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Chris Westbury [4]Chris F. Westbury [2]
  1. Chris F. Westbury, Cyrus Shaoul, Geoff Hollis, Lisa Smithson, Benny B. Briesemeister, Markus J. Hofmann & Arthur M. Jacobs (2013). Now You See It, Now You Don't: On Emotion, Context, & the Algorithmic Prediction of Human Imageability Judgments. Frontiers in Psychology 4:991.
    Many studies have shown that behavioral measures are affected by manipulating the imageability of words. Though imageability is usually measured by human judgment, little is known about what factors underlie those judgments. We demonstrate that imageability judgments can be largely or entirely accounted for by two computable measures that have previously been associated with imageability, the size and density of a word’s context and the emotional associations of the word. We outline an algorithmic method for predicting imageability judgments using co-occurrence (...)
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  2. Chris F. Westbury (2010). Bayes' Rule for Clinicians: An Introduction. Frontiers in Psychology 1:192.
    Bayes’ Rule is a way of calculating conditional probabilities. It is difficult to find an explanation of its relevance that is both mathematically comprehensive and easily accessible to all readers. This article tries to fill that void, by laying out the nature of Bayes’ Rule and its implications for clinicians in a way that assumes little or no background in probability theory. It builds on Meehl & Rosen’s (1955) classic paper, by laying out algebraic proofs that they simply allude to, (...)
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  3. Chris Westbury & Geoff Hollis (2005). In the Tiniest House of Time: Parametric Constraints in Evolutionary Models of Symbolization. Behavioral and Brain Sciences 28 (4):513-514.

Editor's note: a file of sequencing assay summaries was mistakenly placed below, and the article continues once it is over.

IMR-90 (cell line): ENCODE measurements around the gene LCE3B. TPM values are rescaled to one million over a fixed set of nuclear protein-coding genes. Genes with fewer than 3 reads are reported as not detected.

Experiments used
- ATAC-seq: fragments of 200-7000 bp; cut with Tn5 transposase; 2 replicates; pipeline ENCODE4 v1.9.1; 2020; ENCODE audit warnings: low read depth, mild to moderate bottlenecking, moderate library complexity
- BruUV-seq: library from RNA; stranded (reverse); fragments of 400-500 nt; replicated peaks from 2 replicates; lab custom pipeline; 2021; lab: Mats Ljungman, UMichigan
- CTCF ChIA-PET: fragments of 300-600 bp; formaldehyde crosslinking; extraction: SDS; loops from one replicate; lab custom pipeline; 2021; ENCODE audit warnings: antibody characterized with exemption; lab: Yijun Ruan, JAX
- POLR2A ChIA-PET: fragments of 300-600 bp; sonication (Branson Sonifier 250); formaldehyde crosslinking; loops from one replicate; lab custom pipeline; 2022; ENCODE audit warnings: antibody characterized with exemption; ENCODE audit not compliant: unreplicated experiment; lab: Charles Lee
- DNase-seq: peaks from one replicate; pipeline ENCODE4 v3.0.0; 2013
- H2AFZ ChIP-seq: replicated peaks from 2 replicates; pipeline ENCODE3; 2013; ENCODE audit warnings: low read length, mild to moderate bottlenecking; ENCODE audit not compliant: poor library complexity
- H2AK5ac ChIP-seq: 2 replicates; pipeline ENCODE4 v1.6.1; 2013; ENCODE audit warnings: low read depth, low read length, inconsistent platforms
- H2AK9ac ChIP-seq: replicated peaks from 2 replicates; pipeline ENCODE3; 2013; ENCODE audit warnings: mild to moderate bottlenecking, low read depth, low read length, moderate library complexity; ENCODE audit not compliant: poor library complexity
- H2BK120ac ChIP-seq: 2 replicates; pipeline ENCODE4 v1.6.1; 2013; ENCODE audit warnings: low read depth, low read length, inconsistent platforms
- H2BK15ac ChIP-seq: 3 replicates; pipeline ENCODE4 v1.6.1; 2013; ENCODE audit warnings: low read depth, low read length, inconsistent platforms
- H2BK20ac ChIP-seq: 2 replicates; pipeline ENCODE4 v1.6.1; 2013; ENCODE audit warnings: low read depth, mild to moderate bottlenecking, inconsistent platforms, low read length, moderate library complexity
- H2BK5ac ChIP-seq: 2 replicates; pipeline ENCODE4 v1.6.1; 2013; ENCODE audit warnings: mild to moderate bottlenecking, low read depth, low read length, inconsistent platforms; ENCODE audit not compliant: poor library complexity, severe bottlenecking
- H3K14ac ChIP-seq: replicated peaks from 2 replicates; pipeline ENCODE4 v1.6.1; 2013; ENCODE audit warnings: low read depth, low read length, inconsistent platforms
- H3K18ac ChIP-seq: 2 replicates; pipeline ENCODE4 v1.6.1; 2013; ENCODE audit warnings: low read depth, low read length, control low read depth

Steels & Belpaeme (S&B) describe the role of genetic evolution in linguistic category sharing among a population of agents. We consider their methodology and conclude that, although it is plausible that genetic evolution is sufficient for such tasks, there is a bias in the presented work for such a conclusion to be reached. We suggest ways to eliminate this bias and make the model more convincingly relevant to the cognitive sciences.
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  4. Chris Westbury (2002). Blind Men, Elephants, and Dancing Information Processors. Behavioral and Brain Sciences 25 (5):645-646.
    Whatever else language may be, it is complex and multifaceted. Shanker & King (S&K) have tried to contrast a dynamic interactive view of language with an information processing view. I take issue with two main claims: first, that the dynamic interactive view of language is a “new paradigm” in either animal research or human language studies; and second, that the dynamic systems language-as-dance view of language is in any way incompatible with an information-processing view of language. That some information is (...)
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  5. Chris Westbury & Elena Nicoladis (2001). A Multiplicity of Constraints: How Children Learn Word Meaning. Behavioral and Brain Sciences 24 (6):1122-1123.
    This book is an excellent and accessible overview of the position that children learn the meanings of words by applying a variety of nonlinguistic cognitive tools to the problem. We take issue with Bloom's emphasis on Theory of Mind as an explanatory mechanism for language learning; and with his claim that only unitary objects are nameable.
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  6. Daniel C. Dennett & Chris Westbury (2000). Mining The Past To Construct The Future: Memory and Belief as Forms of Knowledge. In Daniel L. Schacter & Elaine Scarry (eds.), Memory, Brain, and Belief. Harvard Univ Pr. 11--32.
    "The analogy between memory and a repository, and between remembering and retaining, is obvious and is to be found in all languages; it being natural to express the operations of the mind by images taken from things material. But in philosophy we ought to draw aside the veil of imagery, and to view them naked.".
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